Although the national bulk-billing rate for GP attendances now stands at 84.6%, around 5 per cent of Australians say that financial pressures meant postponing or delaying seeking care. Moreover, 7.6 per cent of respondents delayed or did not purchase prescribed medicines due to cost.

Around 64 per cent of those who did visit one of the nation’s 33,275 GPs reported waiting less than four hours for urgent care, while 11.1 per cent waited up to 24 hours, and 25 per cent waited longer.

Overall, 20.8 per cent of people who saw a GP for any reason waited longer than they felt was acceptable to get an appointment.

The government has updated the My Health Record FAQs for individuals, healthcare providers and contracted service providers. The information is more detailed than the versions released under the PCEHR, as it was previously known. 

Registration with the My Health Record system is straightforward using GP medical software and the upload process has been streamlined. 

These improvements coincide with the government's push to increase uploads to the PCEHR by tying eHealth Practice Incentive Payments to a minimum number of uploads. Many in the profession have had reservations about the effectiveness and utility of these incentives

 

Jodie McRae, Lismore’s Australia Day Citizen

The founder of local charity Jodie’s Inspiration, which has raised $105,000 for medical equipment at Lismore’s oncology units in six months, has been named Lismore’s 2016 Australian Day Citizen of the Year.

Jodie McRae was diagnosed with a rare form of breast cancer in 2013 but after being given the all-clear was diagnosed with secondary cancer the following year.

Local artist, Penny Evans

Penny Evans produces her beautiful ceramics on a kiln in the backyard of her home in suburban Lismore, on the traditional land of the Widjabul people.

As she explains, “My practice includes producing ceramics and collaged, mixed media work on paper. Each work created is unique and an evolution in my artistic practice.”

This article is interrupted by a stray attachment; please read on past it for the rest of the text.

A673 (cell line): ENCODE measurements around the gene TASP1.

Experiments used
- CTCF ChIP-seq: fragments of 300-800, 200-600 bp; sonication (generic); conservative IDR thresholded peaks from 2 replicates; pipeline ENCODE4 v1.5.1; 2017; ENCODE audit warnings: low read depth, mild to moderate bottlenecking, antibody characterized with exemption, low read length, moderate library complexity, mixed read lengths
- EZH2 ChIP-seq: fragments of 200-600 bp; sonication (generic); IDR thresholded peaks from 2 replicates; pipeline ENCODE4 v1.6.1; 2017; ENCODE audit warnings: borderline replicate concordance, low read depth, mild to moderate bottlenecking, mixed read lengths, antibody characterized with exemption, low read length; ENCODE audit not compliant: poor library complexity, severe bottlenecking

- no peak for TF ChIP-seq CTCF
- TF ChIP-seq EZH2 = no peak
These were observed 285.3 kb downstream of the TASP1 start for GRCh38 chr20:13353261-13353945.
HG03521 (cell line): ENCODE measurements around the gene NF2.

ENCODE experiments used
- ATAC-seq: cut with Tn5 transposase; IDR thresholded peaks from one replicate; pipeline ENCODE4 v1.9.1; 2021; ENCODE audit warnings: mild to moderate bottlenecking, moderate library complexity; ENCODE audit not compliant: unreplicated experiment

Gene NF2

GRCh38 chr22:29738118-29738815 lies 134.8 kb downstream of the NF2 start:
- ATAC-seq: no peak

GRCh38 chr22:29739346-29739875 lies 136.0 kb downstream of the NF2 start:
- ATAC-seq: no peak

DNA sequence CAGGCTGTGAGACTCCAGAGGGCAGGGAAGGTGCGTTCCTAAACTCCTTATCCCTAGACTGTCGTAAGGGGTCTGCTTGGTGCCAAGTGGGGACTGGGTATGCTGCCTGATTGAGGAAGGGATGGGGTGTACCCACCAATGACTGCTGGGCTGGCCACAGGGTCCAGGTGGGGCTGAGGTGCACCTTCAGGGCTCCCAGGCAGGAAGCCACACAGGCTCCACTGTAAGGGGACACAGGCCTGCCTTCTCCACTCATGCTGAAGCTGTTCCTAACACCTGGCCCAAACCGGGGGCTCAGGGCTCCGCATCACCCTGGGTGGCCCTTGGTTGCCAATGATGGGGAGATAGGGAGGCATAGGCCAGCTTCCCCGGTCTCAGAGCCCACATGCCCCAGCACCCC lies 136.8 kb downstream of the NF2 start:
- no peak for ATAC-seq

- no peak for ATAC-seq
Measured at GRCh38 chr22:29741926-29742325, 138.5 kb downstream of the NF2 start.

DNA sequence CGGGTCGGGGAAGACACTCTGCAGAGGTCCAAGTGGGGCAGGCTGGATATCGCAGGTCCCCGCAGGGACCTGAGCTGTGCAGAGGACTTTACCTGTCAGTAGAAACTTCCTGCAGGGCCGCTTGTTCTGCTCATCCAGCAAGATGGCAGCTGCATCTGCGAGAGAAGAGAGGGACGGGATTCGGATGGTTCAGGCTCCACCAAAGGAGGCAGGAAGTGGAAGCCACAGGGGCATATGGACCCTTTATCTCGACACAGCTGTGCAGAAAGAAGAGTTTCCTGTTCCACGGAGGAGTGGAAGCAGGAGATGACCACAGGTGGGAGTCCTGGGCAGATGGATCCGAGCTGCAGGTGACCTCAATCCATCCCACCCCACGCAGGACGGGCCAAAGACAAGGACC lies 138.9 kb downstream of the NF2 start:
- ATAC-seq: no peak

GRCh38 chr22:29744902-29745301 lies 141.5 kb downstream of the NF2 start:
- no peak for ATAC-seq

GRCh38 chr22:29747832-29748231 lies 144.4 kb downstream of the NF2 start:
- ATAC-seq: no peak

Her techniques are varied, ranging across pieces thrown, pinched and coil built using raku, terracotta and white earthenware clay bodies. The technique of sgraffito (from the Italian “to scratch”), is a major focus. This is a pottery decorating technique produced by applying layers of colour/s to leather-hard pottery and then scratching off the parts of the layers to create contrasting images, patterns and texture, revealing the clay colour beneath.

As medical knowledge expands exponentially it becomes increasingly apparent how little we actually know about the miracle that is the human body. In medical school we are taught by a formula - Diagnosis + evidence based management= patient cured.

Just as simple and straight-forward as that!

Alas, this formula is inherently flawed as we very rarely cure disease, more often only managing to halt progression through continuing treatment.

How different if were car mechanics working on ‘patients’ that do not need to have mechanical literacy for a cure to work, nor are they influenced by belief systems and past experience. Yet while cars are exceedingly simple compared to the human body, the major factor affecting their “wellness” is the same one that makes the simplistic medical formula flawed - the human factor, a term popularised decades ago by the title of one of Graham Greene’s best known novels, yet too often ignored..